Tales of Koh Samui

Two Wanderlust readers describe their adventures and misadventures on Koh Samui, Thailand's fabled -- or is it just mislabeled? -- island.


Vincent Fike
May 15, 1998 11:00PM (UTC)

Living like kings on $20 a day

While I normally enjoy reading your travel stories, your recent Mondo Weirdo story about Koh Samui really upset me. I spent perhaps the best, most relaxing, enjoyable 10 days of my life on Koh Samui. So I'd like to offer my version of the island:

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I was a student in Tokyo in March 1995, when the dollar was at its weakest. After working for a few months as a bartender at Ari's Lamplight (Tokyo's best cheeseburgers), I had saved enough, and my friends and I left Tokyo on March 4 for sunny Thailand. After three days in Bangkok and an overnight bus ride (during which we were pulled over for speeding), we arrived at Surat Thani, where we caught a ferry to the island.

Upon arrival at the island, we were surrounded by representatives of various hotels and inns, which were offering rides from town to their locations, free of charge. Having nothing to lose, Joe, Nicole and I took one man up on his deal, and we sped to the other side of the island. The accommodations were not what we had in mind, so we took a short ride on a song taosinto a small town, where we chose a somewhat upscale hotel for the evening.

The next day, our Italian innkeeper helped us negotiate to rent scooters for the day so we could explore the island and find a more reasonable room. This is not to say the previous evening's room had been overly expensive: We each spent less than $10 for the night. We were looking for a more relaxed atmosphere, though, and something so close to the beach we wouldn't have to put on shoes when leaving our hotel.

We were looking for paradise -- and we found it in the Pongpetch Hotel, an extremely clean, friendly inn owned, I believe, by Germans. They had a small hotel with about 10 rooms, and a dozen or so bungalows closer to the beach. There was a covered cafe where the breeze would relax your whole body over hot coffee, toast and fruit for breakfast. There was a shower just before the water where you could wash off the tanning oil and salt before returning to your room. There were luscious trees and blooming flowers of all sorts, and at night the air was scented with the sweet and sultry smell of blossoms.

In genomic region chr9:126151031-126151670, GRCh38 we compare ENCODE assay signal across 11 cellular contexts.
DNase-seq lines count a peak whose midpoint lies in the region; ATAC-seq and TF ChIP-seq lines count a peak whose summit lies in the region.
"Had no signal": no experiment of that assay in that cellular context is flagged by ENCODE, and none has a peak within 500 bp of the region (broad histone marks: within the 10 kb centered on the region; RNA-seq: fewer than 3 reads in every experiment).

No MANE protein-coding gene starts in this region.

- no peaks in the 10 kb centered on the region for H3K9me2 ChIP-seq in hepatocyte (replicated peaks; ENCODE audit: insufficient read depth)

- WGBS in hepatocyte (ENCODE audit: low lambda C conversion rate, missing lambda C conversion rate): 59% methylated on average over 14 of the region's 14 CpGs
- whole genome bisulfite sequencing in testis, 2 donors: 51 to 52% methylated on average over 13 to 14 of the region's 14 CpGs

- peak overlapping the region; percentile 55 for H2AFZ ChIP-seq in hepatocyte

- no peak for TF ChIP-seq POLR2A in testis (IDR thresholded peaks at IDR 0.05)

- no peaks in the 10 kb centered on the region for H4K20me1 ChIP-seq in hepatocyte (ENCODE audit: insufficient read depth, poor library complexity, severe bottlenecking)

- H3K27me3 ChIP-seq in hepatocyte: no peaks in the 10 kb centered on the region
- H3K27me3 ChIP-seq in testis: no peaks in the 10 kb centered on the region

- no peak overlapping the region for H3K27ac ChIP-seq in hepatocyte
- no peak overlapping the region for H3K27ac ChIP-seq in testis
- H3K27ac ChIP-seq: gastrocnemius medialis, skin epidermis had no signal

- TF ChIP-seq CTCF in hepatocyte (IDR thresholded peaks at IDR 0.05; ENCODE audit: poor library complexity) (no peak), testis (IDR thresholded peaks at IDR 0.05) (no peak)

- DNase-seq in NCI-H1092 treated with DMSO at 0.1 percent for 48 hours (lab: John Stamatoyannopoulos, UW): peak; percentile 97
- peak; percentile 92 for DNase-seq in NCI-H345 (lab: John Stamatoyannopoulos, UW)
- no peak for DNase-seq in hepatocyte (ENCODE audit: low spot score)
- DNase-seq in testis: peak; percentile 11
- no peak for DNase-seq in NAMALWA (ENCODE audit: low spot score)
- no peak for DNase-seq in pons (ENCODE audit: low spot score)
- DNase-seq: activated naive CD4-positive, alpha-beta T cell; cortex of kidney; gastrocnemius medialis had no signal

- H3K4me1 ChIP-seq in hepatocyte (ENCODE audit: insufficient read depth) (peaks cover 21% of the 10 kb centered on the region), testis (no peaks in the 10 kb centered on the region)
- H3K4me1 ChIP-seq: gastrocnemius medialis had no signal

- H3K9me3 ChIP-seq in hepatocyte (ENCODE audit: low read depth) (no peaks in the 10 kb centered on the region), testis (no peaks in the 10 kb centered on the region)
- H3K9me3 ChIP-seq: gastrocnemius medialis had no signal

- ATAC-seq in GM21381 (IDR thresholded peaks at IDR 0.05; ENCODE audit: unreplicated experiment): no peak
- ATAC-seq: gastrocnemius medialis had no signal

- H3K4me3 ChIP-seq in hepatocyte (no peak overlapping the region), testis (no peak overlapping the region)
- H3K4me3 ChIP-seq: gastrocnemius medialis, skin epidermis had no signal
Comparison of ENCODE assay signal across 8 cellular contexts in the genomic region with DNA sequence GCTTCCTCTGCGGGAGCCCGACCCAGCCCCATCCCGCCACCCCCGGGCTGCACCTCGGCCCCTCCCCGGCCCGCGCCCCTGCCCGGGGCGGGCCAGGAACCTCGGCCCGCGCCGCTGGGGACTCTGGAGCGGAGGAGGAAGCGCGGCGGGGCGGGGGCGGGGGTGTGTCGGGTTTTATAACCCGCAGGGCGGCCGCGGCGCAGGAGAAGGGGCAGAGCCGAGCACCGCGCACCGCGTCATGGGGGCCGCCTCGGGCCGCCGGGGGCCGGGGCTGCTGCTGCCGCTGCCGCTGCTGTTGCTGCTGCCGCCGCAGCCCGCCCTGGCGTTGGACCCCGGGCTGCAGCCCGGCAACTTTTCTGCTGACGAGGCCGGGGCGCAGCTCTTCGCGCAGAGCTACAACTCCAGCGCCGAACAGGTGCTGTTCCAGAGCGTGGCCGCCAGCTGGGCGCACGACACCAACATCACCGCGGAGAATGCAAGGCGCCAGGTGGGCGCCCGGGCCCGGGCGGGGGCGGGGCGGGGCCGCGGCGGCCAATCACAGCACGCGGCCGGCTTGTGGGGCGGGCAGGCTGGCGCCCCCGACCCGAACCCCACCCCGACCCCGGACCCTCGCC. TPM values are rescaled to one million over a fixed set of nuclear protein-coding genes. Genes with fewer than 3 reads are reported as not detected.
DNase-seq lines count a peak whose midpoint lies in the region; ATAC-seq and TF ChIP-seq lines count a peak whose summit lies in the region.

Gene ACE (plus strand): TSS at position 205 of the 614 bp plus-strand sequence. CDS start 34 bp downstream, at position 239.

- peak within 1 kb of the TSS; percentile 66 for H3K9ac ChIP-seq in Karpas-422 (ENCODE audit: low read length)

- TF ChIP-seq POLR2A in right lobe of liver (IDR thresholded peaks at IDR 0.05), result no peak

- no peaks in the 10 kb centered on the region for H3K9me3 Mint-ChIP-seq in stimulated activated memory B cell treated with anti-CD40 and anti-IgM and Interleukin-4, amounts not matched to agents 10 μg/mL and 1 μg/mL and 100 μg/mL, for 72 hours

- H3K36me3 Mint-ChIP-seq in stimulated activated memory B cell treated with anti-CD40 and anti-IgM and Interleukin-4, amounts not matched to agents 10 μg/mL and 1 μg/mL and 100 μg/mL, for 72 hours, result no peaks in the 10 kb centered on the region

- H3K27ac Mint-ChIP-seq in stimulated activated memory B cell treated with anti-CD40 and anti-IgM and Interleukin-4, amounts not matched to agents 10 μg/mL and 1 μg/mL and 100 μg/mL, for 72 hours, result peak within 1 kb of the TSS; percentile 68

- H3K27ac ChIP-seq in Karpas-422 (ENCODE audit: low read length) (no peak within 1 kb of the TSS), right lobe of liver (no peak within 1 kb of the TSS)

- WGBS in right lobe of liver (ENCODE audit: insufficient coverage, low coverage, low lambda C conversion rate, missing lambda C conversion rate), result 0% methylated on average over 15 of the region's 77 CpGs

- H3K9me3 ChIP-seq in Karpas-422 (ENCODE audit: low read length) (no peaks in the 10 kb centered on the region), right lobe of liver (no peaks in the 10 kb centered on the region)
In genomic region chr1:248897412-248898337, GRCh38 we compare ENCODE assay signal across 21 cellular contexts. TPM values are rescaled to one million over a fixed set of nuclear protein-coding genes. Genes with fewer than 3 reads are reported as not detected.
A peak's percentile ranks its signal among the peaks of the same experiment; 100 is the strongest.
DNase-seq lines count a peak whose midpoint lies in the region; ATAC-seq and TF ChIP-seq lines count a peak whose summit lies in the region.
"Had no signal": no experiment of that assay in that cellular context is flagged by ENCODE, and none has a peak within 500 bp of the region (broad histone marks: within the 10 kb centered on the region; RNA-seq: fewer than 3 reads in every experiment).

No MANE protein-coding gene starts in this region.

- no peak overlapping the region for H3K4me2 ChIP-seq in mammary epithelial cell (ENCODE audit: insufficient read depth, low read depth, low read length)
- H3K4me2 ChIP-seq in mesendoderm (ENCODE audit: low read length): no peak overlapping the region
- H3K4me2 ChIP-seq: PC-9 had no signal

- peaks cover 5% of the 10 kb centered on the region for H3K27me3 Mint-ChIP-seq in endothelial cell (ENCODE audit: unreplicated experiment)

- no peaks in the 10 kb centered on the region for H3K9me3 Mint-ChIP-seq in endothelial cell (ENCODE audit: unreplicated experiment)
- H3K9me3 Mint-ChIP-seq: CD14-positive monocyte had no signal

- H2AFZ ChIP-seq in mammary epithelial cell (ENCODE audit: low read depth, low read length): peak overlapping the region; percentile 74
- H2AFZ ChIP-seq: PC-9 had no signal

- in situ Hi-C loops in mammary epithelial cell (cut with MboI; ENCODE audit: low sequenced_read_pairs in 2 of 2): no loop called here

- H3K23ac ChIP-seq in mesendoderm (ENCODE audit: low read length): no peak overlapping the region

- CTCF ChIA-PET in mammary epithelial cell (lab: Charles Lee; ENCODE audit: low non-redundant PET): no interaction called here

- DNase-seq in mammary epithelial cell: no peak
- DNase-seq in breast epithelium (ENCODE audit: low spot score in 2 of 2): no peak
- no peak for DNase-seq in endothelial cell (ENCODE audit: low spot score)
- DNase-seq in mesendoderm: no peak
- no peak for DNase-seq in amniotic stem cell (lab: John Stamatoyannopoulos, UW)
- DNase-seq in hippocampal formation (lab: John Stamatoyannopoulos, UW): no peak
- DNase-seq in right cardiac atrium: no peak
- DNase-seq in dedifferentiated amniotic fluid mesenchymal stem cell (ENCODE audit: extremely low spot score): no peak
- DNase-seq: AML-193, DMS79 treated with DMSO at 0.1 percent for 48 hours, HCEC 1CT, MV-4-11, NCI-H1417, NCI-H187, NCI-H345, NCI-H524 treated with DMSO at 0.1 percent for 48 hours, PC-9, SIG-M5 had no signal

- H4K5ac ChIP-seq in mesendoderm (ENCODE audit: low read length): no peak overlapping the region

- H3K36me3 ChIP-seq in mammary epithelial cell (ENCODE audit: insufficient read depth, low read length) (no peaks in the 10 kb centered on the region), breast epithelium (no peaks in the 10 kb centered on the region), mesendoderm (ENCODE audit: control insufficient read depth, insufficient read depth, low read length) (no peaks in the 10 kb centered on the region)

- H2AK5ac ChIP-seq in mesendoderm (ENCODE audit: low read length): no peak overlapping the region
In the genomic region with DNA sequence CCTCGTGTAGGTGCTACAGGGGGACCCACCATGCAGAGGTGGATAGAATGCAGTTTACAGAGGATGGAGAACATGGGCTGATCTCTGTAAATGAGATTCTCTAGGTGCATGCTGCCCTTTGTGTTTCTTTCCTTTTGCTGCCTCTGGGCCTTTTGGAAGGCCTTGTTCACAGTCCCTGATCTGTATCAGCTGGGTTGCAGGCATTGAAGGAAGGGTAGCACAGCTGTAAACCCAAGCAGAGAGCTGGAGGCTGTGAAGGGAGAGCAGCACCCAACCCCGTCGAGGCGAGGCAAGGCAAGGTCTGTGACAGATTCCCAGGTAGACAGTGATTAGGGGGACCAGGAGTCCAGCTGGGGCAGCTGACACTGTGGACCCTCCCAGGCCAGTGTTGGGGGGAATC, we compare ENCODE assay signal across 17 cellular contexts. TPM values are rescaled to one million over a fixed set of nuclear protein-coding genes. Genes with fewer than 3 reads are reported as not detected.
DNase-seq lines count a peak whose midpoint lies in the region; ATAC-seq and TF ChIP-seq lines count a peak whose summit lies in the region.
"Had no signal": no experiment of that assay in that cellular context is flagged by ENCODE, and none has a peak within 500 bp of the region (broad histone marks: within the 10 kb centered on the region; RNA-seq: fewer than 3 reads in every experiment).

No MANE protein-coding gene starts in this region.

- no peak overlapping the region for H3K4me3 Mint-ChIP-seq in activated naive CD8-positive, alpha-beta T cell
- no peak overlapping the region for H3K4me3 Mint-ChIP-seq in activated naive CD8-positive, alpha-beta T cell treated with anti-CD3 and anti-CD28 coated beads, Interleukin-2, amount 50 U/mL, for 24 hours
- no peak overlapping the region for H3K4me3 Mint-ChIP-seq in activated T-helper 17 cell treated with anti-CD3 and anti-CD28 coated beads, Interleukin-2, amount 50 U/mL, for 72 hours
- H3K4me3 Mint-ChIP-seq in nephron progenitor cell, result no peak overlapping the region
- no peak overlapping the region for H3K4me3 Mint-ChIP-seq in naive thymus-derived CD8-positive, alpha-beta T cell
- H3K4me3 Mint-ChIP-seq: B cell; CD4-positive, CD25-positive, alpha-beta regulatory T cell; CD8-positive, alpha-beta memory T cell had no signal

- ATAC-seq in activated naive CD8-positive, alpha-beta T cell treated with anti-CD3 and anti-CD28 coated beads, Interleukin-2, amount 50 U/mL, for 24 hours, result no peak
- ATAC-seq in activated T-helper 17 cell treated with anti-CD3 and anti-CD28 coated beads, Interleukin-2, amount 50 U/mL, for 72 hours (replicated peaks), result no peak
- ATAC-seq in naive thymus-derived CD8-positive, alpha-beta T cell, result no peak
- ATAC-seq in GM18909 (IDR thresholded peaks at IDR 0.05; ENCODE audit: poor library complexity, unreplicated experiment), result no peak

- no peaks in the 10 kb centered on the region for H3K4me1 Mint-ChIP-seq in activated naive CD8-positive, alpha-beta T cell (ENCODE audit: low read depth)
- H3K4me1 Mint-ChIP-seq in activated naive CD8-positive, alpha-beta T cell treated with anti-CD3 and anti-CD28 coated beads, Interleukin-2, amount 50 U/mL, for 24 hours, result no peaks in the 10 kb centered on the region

But the best part was the view. Across an azure bay was a temple built around a large golden Buddha statue. To reach the temple, one had to drive on a dike. From land, the temple and statue appeared to be floating on the water, giving this area its name: Big Buddha Beach. We were in paradise.

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Everything on Koh Samui costs 100 bahts (about $4, but less for us due to the fantastic exchange rate we enjoyed at the time). Our spacious, air-conditioned room with two double beds, cable TV, a freshwater shower and just steps from the beach was 100 bahts per person, per night. During the day, we would rent scooters and circle the island in search of new beaches, waterfalls, curio shops and natural wonders such as Grandfather and Grandmother Rock. Cost: 100 bahts per day.

Meals were always delicious and light, and with a cold beer, the cost was about 100 bahts. We saw a Thai boxing match -- muay thai -- for 100 bahts. We danced the nights away at the Reggae Bar and Blues Brother Bar, where a few hundred baht got you plenty of great drinks. When we were lying on the beach, women would give massages using coconut oils. An hour would cost 100 bahts. You would lie down on a clean, lightly scented sheet and the women would pour the oil into their wrinkled but surprisingly strong hands, and they would proceed to twist you into a pretzel, chatting happily away with the other masseuses, while you would groan and moan as the kinks in your skeleton and muscles were slowly worked out. At the end of the hour, the women would pick up and walk to the next beach and do the same for a new group of tourists.